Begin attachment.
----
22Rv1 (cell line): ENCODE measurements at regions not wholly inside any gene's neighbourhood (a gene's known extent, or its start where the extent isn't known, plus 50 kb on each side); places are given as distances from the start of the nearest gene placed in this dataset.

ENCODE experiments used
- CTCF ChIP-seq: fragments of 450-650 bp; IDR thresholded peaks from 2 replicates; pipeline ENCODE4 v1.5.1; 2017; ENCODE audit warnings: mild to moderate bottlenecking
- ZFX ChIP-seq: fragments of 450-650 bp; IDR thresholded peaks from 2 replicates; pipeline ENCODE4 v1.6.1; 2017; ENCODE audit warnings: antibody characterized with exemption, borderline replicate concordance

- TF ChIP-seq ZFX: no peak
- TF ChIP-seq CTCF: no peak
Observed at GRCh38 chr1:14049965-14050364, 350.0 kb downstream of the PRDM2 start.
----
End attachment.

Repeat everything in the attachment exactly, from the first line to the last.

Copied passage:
22Rv1 (cell line): ENCODE measurements at regions not wholly inside any gene's neighbourhood (a gene's known extent, or its start where the extent isn't known, plus 50 kb on each side); places are given as distances from the start of the nearest gene placed in this dataset.

ENCODE experiments used
- CTCF ChIP-seq: fragments of 450-650 bp; IDR thresholded peaks from 2 replicates; pipeline ENCODE4 v1.5.1; 2017; ENCODE audit warnings: mild to moderate bottlenecking
- ZFX ChIP-seq: fragments of 450-650 bp; IDR thresholded peaks from 2 replicates; pipeline ENCODE4 v1.6.1; 2017; ENCODE audit warnings: antibody characterized with exemption, borderline replicate concordance

- TF ChIP-seq ZFX: no peak
- TF ChIP-seq CTCF: no peak
Observed at GRCh38 chr1:14049965-14050364, 350.0 kb downstream of the PRDM2 start.